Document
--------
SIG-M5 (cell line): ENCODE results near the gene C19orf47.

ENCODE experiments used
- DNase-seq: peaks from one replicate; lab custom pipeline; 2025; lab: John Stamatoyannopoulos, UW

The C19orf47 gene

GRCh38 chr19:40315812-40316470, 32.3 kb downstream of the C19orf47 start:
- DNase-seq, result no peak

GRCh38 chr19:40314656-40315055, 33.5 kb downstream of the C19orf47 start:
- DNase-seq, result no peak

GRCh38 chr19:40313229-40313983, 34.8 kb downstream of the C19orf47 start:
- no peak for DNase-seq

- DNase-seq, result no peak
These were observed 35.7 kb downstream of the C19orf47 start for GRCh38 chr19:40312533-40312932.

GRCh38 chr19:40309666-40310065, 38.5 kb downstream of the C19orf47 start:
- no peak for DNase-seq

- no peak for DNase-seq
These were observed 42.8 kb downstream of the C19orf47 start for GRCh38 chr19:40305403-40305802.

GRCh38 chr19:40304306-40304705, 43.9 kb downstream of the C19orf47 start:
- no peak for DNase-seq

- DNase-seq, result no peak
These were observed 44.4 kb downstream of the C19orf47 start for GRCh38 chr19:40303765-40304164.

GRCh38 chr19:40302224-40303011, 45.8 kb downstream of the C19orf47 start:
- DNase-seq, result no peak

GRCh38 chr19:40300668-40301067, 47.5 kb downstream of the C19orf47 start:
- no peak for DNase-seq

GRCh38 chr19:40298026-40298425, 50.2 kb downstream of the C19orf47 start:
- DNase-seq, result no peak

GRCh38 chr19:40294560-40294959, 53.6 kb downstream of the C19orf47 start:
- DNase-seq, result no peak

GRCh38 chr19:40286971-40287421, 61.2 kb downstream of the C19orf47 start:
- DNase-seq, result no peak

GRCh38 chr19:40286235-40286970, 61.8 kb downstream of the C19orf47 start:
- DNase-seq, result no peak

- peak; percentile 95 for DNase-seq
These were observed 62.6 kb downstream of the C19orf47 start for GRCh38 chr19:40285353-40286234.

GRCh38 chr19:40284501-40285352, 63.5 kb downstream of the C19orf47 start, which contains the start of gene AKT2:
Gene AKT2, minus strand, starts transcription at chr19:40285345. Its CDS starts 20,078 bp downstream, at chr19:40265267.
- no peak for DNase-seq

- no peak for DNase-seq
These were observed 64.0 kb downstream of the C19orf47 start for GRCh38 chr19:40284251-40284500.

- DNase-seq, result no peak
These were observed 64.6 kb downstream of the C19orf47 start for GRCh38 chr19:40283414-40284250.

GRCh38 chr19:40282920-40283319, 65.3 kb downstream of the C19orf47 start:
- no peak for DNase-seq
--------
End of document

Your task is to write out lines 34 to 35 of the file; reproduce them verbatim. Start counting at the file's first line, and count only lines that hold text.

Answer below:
These were observed 62.6 kb downstream of the C19orf47 start for GRCh38 chr19:40285353-40286234.

GRCh38 chr19:40284501-40285352, 63.5 kb downstream of the C19orf47 start, which contains the start of gene AKT2: